Defending Against 1.e4 e5 2.Nf3 2.Nc6 3.Bc4.
The most natural response to 1.e4 is 1...e5. After the equally natural moves 2.Nf3 Nc6, White has the choice of several systems. One of the sharpest is 3.Bc4 which immediately targets f7 which is Black's weakest square.
The Two Knights Defense
Based on my experience the most popular response among high school players is 3...Nf6 which is known as the Two Knights Defense. The most popular move for White is then 4.Ng5. This violates the basic opening principle (or maybe just rule of thumb) which says that no piece should be moved twice until every piece is moved once. In this case however, the violation is justified by the fact that Black has no easy way to defend f7 against the dual threat of the knight and the bishop.
Black can if he wishes ignore the threat with 4...Bc5 which is known as the Traxler Gambit. This is very exciting, but completely sound. The recommended move is 4...d5, which blocks the bishop's attack on f7. However, Black faces another choice after 5 exd5.
Practice has shown that Black's best move here is the odd looking 5...Na5. This move also moves a piece twice when other pieces haven't moved once. On top of that, it places a knight on the edge of the board.
While the Two Knights with 5...Na5 is considered a perfectly sound approach, it is tough to play without a decent level of book knowledge It seems to me that it is an openings where the common opening rules of thumb (like not placing a knight on the edge of the board) get violated more often than usual. One main continuation goes 7.Bb5+ c6 8.dxc6 bxc8 9.Qf3.
These are not the easiest moves to find over the board in a sixty minute game if you haven't seen them before.
The Fried Liver Attack.
After the more natural looking 5...Nxd5, White has the option of playing the Fried Liver Attack where White sacrifices a knight for a pawn with 6.Nxf7 in order to expose the Black king and draw it out to the middle of the board. Apparently the name derives from the fact that Black frequently winds up as dead as a piece of liver.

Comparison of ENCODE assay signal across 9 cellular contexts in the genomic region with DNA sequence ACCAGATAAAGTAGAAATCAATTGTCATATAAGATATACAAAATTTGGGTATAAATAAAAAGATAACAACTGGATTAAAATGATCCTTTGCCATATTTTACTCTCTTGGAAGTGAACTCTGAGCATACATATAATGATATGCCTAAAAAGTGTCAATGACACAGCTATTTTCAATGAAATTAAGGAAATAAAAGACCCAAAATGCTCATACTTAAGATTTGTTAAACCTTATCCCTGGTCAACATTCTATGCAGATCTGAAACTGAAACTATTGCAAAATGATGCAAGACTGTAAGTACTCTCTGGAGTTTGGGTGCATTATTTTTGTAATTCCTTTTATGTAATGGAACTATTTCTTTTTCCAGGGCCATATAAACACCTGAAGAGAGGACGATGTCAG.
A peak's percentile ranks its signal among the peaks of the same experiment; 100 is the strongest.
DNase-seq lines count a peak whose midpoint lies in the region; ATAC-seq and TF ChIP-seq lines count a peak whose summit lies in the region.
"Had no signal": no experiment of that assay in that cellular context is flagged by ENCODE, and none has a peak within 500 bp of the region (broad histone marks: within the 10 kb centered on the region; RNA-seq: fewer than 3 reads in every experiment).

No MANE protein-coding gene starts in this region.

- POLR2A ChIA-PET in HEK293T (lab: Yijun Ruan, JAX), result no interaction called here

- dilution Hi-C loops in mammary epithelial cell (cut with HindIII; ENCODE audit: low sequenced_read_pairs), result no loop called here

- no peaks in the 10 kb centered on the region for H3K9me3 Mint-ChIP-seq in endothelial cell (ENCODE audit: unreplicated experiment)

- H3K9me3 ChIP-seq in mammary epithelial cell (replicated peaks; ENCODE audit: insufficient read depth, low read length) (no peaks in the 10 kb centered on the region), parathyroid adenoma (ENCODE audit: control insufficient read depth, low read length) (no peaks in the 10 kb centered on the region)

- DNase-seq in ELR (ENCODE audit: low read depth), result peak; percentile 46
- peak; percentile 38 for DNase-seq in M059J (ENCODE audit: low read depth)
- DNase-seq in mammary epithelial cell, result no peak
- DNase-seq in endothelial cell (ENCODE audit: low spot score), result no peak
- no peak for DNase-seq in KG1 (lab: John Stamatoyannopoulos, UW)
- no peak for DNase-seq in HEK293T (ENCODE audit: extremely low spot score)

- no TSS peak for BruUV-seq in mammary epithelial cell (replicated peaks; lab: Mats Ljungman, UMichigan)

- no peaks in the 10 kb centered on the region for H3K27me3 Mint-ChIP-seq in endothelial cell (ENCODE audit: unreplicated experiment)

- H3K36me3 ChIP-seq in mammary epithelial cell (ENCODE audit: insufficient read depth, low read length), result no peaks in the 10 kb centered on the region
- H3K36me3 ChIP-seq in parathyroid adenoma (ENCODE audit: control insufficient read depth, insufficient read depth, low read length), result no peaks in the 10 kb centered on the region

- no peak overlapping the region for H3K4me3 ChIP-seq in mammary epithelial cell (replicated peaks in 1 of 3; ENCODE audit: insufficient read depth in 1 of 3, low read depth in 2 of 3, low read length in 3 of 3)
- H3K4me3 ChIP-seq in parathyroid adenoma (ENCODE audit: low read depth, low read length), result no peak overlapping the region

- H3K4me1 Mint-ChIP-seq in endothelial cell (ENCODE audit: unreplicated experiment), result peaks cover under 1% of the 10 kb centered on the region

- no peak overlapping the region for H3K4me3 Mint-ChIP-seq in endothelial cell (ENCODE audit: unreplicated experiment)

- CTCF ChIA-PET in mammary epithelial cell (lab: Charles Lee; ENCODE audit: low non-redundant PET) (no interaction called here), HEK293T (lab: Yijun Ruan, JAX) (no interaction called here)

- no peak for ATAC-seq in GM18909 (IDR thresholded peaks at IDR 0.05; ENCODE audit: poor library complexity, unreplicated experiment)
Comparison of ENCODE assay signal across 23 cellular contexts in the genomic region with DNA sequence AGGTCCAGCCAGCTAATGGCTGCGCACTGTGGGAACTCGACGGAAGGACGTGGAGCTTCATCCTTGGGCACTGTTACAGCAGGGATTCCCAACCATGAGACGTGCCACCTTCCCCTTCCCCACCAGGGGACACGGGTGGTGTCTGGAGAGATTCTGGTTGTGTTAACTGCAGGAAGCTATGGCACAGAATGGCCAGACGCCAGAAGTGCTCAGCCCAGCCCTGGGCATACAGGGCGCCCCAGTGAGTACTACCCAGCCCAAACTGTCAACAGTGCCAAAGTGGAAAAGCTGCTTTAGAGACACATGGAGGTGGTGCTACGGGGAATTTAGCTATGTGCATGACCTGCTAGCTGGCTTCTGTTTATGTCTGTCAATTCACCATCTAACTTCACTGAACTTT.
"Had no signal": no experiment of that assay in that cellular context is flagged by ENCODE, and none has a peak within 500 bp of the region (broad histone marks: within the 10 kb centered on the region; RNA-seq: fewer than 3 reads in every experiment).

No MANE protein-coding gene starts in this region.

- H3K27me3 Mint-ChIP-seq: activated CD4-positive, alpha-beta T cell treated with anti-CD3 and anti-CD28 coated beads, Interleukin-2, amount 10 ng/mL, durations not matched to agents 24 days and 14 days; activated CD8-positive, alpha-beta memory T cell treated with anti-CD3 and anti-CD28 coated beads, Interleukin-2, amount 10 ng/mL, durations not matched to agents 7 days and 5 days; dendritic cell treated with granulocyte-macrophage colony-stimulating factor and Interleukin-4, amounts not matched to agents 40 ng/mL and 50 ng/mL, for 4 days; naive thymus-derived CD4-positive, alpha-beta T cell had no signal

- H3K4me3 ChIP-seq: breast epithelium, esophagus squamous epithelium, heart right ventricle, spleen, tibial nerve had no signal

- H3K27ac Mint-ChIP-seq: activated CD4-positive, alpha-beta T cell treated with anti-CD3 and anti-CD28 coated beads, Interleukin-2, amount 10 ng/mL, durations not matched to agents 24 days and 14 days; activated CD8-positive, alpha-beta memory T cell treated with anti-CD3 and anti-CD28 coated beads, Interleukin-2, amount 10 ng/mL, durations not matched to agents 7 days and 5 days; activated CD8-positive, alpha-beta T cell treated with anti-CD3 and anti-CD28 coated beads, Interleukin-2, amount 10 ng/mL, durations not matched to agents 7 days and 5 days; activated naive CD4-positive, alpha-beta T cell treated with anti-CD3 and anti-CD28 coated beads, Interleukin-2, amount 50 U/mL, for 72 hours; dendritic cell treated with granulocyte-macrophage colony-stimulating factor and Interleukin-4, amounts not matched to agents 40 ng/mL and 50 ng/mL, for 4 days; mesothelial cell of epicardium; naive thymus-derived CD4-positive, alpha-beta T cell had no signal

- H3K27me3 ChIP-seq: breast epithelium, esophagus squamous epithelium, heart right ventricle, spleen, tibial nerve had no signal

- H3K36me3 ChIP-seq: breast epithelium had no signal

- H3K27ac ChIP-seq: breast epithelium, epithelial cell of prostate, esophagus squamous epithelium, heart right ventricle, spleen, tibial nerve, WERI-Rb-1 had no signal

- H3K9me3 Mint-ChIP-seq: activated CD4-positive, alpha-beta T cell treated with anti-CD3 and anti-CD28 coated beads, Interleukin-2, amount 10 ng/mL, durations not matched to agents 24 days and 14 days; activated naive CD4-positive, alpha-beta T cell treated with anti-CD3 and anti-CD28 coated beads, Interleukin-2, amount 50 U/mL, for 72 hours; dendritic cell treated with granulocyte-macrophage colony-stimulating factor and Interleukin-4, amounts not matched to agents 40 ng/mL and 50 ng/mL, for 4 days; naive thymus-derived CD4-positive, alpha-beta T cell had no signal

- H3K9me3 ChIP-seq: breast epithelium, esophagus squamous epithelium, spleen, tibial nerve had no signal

The Fried Liver Attack is not necessarily winning for White but it is not easy for Black to defend after 6...Kxf7 7.Qf3+ when Black is forced to play 7...Ke6 in order to defend the knight on d5.
One possible continuation is 8. Nc3 Ncb4 9. Qe4 c6 10. a3 Na6 11. d4 Nac7. However, 6.d4, delaying the knight sacrifice may actually be a better move for White. This allows White to add his other bishop to the attack quickly and it turns out that Black doesn't have anything that particularly improves his defensive chances. For example 6...Be7 7.Nxg7 Kxg7 8.Qf3+ gives White a revved up Fried Liver.
The Italian Game
In the ten years that I have been coaching at Prospect, I may have seen the Fried Liver a dozen times in matches. To the best of my recollection, Black won most if not all of them. So what is Black to do if he doesn't want to allow the Fried Liver and he doesn't want to have to find a lot of counter-intuitive moves after 5...Na5? I've seen some players go for 3...h6 to prevent 4.Ng5, but neglecting development isn't a good idea. My preference is simply 3...Bc5 leading to the Giuoco Piano aka the Italian Game.
Now 4.Ng5?? simply loses the knight to 4...Qxg5. If White plays 4.0-0, after 4...Nf6, Black can meet 5.Ng5 with 5...0-0.
3...Bc5 doesn't eliminate the possibility that White may sacrifice material to get a nasty attack. 4.b4 is the Evans Gambit which can be very tricky to handle. However, White often plays more quietly with 4.0-0 or 4.d3 and even if he chooses a more aggressive line, overall I think opening principles are violated much less frequently than in the Two Knights.
To sum up: After 1.e4 e5 2.Nf3 Nc6 3. Bc4
- The Two Knights Defense 3...Nf6 is perfectly sound however after White's most common move, 4.Ng5, Black is likely to wind up in tricky positions that are hard to play without some prior study.
- 3...Bc5 is also perfectly sound and the odds of Black reaching a position that requires less book knowledge is much greater.